State Sen. Jen Jordan, an Atlanta Democrat, recounted her 10 pregnancies that resulted in only two children. She had eight miscarriages, one of them when she was five months pregnant — “Her name was Juliette,” Jordan said.

“I have been on my knees time after time in prayer over my losses,” she said. “But no matter my faith, my beliefs, my losses, I have never strayed from the basic principle that each woman must be able to make her decisions with her God and her family.”

The measure was approved 34-18, with Unterman the only woman to vote in favor of the legislation. State Sen. Kay Kirkpatrick of Marietta, an orthopedic hand surgeon and the only other Republican woman in the chamber, was excused to attend a funeral.

Democrats pointed to the growing number of suburban women who voted in the 2018 elections, helping the party win several seats from metro Atlanta Republican lawmakers.

“Come 2020, this bill will help elect more women,” said freshman state Sen. Sally Harrell, an Atlanta Democrat. “Vote yes for this bill and we’re coming for your seats because that’s how democracy works.”

After remaining quiet the past few weeks, more than 100 local businessmen and women released a letter Friday publicly voicing their opposition to the legislation. Several prominent medical groups, including the Medical Association of Georgia — a doctors lobby — have also urged lawmakers to defeat the bill.

Debate has been emotional the past few weeks, with about 20 state House members turning their backs on Setzler when he presented the bill in that chamber and hundreds of residents filling the Capitol to lobby their elected officials.

On at least one occasion, police escorted Unterman to her car after a committee hearing on the bill. Bomb dogs have searched rooms before committee hearings and were roaming the Capitol throughout the day Friday.

State police officers were called in to Atlanta from across Georgia to be on standby, evidenced by at least 30 cruisers parked outside the Capitol. It was the largest police presence in recent memory during a Capitol floor debate.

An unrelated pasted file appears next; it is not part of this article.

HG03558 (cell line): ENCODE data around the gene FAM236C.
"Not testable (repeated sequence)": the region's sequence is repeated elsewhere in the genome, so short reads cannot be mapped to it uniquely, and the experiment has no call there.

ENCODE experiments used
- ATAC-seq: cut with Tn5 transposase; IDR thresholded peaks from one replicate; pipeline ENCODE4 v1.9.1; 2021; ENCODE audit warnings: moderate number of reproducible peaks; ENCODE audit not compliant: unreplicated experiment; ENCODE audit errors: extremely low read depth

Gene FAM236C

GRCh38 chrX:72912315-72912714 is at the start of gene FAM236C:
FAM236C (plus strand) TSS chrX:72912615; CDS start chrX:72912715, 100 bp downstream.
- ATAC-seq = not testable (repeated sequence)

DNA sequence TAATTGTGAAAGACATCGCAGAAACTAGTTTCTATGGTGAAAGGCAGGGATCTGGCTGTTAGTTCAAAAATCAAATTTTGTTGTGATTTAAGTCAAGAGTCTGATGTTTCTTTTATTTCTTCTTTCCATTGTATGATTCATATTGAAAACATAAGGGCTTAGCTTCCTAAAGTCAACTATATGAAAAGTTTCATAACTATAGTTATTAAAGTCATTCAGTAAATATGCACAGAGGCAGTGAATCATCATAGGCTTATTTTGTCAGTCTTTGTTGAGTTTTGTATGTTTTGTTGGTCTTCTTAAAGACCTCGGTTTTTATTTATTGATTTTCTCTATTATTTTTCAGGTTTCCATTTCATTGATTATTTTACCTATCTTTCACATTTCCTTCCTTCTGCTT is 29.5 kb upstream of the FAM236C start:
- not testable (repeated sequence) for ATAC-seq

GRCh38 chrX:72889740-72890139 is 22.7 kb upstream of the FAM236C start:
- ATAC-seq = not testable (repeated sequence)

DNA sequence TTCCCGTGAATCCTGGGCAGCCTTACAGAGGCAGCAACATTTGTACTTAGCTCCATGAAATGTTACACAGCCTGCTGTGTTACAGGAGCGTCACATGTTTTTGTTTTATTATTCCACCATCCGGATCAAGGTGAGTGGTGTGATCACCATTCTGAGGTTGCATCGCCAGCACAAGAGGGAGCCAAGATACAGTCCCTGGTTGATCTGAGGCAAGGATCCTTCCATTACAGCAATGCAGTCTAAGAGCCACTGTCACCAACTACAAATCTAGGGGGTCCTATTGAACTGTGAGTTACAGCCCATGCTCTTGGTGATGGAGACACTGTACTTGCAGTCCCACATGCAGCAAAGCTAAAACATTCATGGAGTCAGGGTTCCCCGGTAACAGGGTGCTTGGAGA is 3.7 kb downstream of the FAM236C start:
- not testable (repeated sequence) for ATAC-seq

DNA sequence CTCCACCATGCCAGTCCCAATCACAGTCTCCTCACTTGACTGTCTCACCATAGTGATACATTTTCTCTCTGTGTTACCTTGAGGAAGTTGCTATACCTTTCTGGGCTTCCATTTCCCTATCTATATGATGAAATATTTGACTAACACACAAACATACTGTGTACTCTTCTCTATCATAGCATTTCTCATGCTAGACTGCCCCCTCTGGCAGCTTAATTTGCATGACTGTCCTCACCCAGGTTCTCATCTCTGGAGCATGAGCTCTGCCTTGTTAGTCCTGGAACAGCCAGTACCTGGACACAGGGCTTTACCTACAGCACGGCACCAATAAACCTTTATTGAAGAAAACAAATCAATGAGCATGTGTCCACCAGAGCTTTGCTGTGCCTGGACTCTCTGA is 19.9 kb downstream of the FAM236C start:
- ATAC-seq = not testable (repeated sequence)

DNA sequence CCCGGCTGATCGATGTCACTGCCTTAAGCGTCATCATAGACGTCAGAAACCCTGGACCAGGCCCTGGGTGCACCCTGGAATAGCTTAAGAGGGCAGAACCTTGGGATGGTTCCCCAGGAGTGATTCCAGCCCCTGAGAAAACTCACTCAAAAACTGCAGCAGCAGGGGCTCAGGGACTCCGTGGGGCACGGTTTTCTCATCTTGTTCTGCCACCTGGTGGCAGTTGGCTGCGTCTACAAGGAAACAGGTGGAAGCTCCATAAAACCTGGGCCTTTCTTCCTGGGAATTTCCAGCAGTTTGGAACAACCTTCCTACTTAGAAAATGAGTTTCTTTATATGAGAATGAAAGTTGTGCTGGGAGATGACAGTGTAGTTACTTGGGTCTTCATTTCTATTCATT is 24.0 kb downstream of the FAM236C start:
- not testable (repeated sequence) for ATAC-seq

Under the proposal, women still would be able to get later abortions in cases of rape, incest, if the life of the mother is in danger or in instances of “medical futility,” when a fetus would not be able to survive after birth.

Someone who has become pregnant after an incident of rape or incest would have to file a police report to have the abortion performed.

The bill would also allow parents to claim an embryo, once a heartbeat is detected, on their taxes as dependents and count a fetus toward the state’s population in the census.

While an analysis of the fiscal impact to the state has not yet been completed, Setzler said he believed the cost to Georgia in lost tax revenue would be between $10 million and $20 million a year.

There are currently about 20 lawsuits surrounding abortion — including several heartbeat laws — up for consideration by the U.S. Supreme Court that could be used to challenge the Roe v. Wade decision. The 1973 ruling established a nationwide right to abortion.

Georgia anti-abortion activists hope the state’s heartbeat bill will be the one that overturns the court’s ruling.